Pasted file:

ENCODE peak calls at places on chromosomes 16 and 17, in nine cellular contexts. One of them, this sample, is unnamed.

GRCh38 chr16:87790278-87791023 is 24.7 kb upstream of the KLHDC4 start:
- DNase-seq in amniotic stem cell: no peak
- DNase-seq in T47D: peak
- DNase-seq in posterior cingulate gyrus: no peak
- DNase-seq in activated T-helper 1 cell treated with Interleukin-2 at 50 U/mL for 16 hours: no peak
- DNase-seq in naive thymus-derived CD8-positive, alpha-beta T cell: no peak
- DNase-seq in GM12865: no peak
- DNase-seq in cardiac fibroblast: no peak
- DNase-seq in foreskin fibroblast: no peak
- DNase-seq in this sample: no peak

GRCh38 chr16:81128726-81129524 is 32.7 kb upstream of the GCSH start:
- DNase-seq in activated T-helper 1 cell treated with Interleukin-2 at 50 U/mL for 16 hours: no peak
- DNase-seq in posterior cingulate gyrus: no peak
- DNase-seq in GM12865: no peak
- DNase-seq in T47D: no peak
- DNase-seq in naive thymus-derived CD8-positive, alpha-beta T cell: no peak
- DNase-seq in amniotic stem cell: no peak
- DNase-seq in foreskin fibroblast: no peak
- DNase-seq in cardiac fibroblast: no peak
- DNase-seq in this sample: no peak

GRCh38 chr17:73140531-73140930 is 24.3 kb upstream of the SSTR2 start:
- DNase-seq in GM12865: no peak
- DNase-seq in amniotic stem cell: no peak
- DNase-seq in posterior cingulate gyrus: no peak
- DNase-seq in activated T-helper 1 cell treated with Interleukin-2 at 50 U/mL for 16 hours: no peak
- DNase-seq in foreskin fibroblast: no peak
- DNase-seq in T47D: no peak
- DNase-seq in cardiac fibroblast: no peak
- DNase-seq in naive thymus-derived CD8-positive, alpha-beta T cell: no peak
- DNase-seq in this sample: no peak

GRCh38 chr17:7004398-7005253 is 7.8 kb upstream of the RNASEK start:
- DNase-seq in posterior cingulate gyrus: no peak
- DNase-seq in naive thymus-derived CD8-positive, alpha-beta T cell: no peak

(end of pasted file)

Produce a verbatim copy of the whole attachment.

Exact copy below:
ENCODE peak calls at places on chromosomes 16 and 17, in nine cellular contexts. One of them, this sample, is unnamed.

GRCh38 chr16:87790278-87791023 is 24.7 kb upstream of the KLHDC4 start:
- DNase-seq in amniotic stem cell: no peak
- DNase-seq in T47D: peak
- DNase-seq in posterior cingulate gyrus: no peak
- DNase-seq in activated T-helper 1 cell treated with Interleukin-2 at 50 U/mL for 16 hours: no peak
- DNase-seq in naive thymus-derived CD8-positive, alpha-beta T cell: no peak
- DNase-seq in GM12865: no peak
- DNase-seq in cardiac fibroblast: no peak
- DNase-seq in foreskin fibroblast: no peak
- DNase-seq in this sample: no peak

GRCh38 chr16:81128726-81129524 is 32.7 kb upstream of the GCSH start:
- DNase-seq in activated T-helper 1 cell treated with Interleukin-2 at 50 U/mL for 16 hours: no peak
- DNase-seq in posterior cingulate gyrus: no peak
- DNase-seq in GM12865: no peak
- DNase-seq in T47D: no peak
- DNase-seq in naive thymus-derived CD8-positive, alpha-beta T cell: no peak
- DNase-seq in amniotic stem cell: no peak
- DNase-seq in foreskin fibroblast: no peak
- DNase-seq in cardiac fibroblast: no peak
- DNase-seq in this sample: no peak

GRCh38 chr17:73140531-73140930 is 24.3 kb upstream of the SSTR2 start:
- DNase-seq in GM12865: no peak
- DNase-seq in amniotic stem cell: no peak
- DNase-seq in posterior cingulate gyrus: no peak
- DNase-seq in activated T-helper 1 cell treated with Interleukin-2 at 50 U/mL for 16 hours: no peak
- DNase-seq in foreskin fibroblast: no peak
- DNase-seq in T47D: no peak
- DNase-seq in cardiac fibroblast: no peak
- DNase-seq in naive thymus-derived CD8-positive, alpha-beta T cell: no peak
- DNase-seq in this sample: no peak

GRCh38 chr17:7004398-7005253 is 7.8 kb upstream of the RNASEK start:
- DNase-seq in posterior cingulate gyrus: no peak
- DNase-seq in naive thymus-derived CD8-positive, alpha-beta T cell: no peak